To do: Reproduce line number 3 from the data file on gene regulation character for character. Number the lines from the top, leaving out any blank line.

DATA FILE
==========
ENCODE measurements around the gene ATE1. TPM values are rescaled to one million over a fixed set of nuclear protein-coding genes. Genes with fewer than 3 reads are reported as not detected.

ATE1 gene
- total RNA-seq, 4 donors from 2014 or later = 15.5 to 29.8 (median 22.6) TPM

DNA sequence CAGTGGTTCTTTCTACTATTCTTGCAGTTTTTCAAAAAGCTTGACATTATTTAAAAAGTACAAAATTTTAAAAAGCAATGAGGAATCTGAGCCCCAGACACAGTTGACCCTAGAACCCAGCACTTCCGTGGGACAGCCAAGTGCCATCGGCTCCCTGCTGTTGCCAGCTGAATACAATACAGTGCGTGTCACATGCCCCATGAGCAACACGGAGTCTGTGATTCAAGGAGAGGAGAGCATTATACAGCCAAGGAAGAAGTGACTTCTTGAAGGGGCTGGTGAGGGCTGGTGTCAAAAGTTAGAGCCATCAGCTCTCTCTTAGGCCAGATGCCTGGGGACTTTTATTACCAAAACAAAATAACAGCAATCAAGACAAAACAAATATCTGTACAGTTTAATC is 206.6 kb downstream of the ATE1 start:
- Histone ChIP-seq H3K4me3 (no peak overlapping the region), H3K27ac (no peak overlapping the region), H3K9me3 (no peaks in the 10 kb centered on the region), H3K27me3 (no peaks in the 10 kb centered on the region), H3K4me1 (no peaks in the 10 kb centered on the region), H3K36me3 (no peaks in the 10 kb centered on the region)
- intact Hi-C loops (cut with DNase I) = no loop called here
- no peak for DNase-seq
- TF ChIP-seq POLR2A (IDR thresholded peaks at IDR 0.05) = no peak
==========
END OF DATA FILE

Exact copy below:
- total RNA-seq, 4 donors from 2014 or later = 15.5 to 29.8 (median 22.6) TPM